Regenerative Grazing was featured in this article from the New York Times, including stories from Buckminster Fuller Challenge Winner, Savory Institute. This quote from the piece sums up the conversation well, “It’s a lot easier to work with nature than against it.” This notion of cooperation with nature is something that we have consistently found to be central to all of the winners in our decade of running the Fuller Challenge. The Savory Institute promotes a practice of grazing which enables cascading benefits across social, ecological, cultural, financial and other forms of capital. As the article highlights, “Improving his land will benefit his business, through better grazing for his animals, less soil and nutrient loss through erosion, and improved retention of water in a region where rainfall averages only about 18 inches a year.” The benefits are virtuous cycles of value creation that further increase the farmer’s and land’s ability to be resilient.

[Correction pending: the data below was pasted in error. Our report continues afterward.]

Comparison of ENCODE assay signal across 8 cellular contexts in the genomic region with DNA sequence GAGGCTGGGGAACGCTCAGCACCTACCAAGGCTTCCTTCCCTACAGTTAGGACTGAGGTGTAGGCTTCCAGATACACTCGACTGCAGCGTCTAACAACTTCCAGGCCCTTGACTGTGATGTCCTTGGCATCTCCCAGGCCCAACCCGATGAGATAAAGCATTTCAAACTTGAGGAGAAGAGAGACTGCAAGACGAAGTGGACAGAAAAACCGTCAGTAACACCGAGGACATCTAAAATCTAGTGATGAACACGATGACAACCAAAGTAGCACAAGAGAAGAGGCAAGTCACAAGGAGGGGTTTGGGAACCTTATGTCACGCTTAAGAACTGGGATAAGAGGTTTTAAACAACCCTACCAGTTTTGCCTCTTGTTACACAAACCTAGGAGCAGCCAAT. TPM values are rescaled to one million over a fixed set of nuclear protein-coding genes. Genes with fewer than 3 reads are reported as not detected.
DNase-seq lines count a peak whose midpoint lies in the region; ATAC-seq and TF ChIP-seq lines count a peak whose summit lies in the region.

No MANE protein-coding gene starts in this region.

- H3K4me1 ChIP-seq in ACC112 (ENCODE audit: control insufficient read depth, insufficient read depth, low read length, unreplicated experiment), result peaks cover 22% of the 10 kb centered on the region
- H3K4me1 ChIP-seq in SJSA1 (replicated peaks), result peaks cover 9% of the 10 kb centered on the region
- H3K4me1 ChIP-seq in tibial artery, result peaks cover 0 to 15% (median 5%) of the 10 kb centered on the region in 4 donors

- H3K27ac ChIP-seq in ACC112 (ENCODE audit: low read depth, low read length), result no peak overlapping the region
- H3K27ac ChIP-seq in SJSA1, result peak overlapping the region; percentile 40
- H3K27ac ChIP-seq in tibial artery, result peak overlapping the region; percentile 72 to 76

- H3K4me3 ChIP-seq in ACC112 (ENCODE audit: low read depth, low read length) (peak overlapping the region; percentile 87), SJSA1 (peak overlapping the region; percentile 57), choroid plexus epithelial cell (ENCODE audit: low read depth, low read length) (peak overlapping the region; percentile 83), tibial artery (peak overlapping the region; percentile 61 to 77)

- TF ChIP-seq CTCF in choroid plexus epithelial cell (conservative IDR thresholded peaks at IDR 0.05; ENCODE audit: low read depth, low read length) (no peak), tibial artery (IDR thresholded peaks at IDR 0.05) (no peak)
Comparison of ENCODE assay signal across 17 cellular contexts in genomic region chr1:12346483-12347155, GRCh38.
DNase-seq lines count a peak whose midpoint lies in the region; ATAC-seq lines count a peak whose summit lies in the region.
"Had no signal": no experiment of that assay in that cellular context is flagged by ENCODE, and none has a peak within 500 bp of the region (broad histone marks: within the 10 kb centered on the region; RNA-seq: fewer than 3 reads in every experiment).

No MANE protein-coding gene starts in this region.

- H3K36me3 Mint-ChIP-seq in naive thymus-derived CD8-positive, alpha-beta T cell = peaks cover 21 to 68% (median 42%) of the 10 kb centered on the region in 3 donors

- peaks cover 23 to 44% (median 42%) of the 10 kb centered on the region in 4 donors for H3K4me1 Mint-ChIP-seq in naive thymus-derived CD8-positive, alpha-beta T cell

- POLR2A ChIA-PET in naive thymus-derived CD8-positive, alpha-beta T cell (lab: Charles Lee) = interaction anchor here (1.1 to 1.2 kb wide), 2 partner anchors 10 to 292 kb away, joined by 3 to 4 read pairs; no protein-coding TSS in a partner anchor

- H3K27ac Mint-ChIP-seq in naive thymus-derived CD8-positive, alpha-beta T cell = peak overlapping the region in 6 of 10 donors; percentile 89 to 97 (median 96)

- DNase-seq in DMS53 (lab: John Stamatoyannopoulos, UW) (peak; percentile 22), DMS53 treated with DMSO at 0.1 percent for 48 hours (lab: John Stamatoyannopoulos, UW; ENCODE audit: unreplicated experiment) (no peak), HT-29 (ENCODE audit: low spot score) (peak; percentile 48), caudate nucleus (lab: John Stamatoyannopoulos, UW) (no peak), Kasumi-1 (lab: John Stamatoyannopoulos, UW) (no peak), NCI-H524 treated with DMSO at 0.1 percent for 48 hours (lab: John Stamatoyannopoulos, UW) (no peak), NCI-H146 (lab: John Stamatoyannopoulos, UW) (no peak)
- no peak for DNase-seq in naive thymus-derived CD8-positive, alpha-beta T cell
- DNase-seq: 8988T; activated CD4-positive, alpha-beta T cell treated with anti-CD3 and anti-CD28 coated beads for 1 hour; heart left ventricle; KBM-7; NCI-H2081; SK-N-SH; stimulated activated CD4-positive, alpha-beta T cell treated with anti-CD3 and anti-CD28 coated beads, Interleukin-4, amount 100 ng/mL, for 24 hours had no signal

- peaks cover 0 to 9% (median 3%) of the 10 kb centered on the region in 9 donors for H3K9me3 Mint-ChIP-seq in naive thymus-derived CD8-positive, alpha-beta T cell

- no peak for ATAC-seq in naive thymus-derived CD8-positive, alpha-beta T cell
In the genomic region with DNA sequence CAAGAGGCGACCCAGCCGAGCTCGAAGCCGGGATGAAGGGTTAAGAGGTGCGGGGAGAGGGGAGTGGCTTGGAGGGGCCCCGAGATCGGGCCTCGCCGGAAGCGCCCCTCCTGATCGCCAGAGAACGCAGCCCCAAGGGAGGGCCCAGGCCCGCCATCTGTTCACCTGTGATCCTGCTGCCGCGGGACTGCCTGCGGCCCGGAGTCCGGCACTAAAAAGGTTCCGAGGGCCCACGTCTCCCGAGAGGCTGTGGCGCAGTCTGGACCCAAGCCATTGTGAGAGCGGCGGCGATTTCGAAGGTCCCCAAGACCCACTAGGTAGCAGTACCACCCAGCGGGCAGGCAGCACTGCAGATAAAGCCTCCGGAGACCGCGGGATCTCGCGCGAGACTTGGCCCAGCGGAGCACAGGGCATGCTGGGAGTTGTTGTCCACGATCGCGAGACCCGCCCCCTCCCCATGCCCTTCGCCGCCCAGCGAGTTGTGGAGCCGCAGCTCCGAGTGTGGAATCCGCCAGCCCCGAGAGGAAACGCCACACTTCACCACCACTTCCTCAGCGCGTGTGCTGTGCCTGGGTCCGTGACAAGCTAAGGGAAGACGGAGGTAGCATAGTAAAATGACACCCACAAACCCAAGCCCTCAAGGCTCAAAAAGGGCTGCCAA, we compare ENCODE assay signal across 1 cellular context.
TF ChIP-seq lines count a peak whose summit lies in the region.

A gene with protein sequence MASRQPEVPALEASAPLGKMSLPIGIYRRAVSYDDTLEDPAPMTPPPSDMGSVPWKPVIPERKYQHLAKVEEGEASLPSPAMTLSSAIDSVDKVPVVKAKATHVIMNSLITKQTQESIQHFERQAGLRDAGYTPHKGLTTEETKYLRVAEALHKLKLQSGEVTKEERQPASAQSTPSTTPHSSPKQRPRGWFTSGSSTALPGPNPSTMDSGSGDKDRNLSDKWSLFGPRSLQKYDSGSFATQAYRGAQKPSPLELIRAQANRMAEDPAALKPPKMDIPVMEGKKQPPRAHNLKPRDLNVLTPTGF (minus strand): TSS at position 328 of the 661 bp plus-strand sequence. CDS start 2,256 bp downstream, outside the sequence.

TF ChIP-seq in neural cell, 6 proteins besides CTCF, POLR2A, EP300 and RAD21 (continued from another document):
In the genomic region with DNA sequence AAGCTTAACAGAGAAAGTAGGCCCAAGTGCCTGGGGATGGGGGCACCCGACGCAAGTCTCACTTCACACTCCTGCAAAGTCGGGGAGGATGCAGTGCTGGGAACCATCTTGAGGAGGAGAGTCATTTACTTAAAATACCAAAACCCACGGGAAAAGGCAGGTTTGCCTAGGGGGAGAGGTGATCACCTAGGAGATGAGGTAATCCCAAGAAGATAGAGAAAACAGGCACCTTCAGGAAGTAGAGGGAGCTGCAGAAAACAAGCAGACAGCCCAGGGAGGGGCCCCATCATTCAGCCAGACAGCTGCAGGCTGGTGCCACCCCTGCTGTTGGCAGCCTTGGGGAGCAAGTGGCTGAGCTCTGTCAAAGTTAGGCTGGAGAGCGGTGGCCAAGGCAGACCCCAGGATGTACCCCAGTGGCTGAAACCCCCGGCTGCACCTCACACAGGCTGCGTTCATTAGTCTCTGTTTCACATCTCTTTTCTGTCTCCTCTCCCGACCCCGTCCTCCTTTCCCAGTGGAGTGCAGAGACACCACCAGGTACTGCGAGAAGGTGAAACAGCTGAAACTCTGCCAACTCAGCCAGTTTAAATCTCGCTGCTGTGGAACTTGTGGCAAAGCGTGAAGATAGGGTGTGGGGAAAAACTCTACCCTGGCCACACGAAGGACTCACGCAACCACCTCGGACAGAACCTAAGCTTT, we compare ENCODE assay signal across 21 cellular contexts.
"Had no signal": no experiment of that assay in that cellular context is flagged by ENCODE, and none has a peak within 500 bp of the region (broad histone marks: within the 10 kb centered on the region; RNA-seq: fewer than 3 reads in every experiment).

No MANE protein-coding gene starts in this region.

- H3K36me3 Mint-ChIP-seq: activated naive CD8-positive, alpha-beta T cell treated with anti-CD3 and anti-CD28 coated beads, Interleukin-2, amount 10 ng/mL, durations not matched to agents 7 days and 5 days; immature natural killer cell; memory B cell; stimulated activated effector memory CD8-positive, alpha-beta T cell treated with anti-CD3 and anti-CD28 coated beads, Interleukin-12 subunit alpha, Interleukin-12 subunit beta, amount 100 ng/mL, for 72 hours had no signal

Read the full article by Henry Fountain.